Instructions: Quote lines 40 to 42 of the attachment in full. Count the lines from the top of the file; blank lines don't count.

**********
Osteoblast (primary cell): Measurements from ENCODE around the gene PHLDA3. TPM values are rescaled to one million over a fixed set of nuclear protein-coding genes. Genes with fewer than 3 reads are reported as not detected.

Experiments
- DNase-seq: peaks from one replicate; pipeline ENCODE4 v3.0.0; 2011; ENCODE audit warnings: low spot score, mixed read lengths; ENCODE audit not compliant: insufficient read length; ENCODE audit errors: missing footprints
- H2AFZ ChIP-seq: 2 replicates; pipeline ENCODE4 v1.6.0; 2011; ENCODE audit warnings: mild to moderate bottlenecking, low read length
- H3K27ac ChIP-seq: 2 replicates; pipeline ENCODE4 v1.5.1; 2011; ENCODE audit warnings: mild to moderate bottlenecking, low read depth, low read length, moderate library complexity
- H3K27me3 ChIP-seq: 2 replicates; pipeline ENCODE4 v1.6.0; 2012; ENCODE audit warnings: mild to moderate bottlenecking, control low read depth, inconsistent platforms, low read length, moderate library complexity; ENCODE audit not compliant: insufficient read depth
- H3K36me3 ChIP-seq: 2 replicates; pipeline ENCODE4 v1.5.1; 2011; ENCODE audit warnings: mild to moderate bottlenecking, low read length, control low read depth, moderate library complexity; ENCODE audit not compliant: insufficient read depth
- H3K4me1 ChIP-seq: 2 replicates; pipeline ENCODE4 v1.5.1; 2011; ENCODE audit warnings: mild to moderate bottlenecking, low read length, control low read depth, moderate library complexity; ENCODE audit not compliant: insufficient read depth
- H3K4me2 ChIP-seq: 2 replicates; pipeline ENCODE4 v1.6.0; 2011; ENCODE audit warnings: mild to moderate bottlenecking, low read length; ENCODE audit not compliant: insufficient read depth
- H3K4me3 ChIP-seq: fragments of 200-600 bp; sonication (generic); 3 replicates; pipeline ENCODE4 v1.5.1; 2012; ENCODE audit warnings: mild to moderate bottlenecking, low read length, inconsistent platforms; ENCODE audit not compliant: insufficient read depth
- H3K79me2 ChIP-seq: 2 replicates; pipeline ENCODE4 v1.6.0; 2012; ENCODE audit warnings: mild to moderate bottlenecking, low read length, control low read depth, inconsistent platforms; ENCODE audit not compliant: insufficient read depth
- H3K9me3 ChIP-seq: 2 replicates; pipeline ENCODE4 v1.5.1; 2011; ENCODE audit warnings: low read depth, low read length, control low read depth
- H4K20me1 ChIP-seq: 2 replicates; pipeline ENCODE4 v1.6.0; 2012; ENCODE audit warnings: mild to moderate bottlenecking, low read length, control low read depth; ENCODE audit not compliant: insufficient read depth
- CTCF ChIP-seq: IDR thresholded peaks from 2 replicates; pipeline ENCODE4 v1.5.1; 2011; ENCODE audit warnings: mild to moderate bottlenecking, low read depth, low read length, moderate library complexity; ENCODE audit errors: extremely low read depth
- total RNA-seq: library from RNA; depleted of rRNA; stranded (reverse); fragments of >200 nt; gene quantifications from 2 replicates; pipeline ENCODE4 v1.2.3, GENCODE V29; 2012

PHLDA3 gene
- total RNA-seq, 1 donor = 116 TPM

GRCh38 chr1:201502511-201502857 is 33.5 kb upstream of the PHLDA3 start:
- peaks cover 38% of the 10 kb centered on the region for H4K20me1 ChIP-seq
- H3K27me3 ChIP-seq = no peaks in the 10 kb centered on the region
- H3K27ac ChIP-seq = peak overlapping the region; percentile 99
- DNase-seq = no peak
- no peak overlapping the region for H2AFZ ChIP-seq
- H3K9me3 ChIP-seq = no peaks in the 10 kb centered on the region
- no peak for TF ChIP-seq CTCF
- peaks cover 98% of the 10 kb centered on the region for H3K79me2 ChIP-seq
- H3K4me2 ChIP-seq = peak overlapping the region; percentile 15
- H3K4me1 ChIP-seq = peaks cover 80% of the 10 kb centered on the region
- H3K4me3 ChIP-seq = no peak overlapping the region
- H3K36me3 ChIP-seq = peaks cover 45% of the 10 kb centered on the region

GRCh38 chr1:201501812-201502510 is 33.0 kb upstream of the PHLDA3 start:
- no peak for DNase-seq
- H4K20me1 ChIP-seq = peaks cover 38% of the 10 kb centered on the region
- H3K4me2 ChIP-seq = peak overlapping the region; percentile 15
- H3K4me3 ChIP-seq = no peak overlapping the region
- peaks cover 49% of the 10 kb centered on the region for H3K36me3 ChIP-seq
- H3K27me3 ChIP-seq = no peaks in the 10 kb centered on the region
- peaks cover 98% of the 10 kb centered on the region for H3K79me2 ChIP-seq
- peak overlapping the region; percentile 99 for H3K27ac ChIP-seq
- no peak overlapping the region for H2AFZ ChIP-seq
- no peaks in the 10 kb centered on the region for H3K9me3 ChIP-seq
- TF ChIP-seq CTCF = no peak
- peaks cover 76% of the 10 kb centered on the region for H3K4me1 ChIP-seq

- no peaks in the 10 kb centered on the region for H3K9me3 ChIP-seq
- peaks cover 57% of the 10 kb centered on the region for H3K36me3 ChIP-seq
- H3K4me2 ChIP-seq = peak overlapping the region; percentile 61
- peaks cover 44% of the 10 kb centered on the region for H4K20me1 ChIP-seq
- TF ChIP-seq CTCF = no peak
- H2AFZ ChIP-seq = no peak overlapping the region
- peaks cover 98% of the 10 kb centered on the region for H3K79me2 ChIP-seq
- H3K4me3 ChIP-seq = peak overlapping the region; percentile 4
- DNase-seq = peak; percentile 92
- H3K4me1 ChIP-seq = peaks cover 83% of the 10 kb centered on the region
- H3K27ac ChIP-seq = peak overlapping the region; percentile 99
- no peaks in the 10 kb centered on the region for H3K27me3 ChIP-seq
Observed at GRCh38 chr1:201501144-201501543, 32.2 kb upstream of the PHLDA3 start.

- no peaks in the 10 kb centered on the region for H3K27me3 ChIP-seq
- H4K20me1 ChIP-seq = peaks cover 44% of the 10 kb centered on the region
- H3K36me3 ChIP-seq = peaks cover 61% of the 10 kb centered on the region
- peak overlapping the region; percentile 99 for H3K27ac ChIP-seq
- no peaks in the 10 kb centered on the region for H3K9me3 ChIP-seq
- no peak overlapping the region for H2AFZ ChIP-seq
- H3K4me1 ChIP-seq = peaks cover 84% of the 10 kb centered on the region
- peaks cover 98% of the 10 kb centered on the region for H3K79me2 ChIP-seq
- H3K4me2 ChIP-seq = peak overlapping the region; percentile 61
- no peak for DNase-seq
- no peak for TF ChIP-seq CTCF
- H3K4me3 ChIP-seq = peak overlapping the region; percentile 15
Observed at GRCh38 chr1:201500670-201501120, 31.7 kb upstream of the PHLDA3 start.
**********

- no peak overlapping the region for H2AFZ ChIP-seq
- no peaks in the 10 kb centered on the region for H3K9me3 ChIP-seq
- TF ChIP-seq CTCF = no peak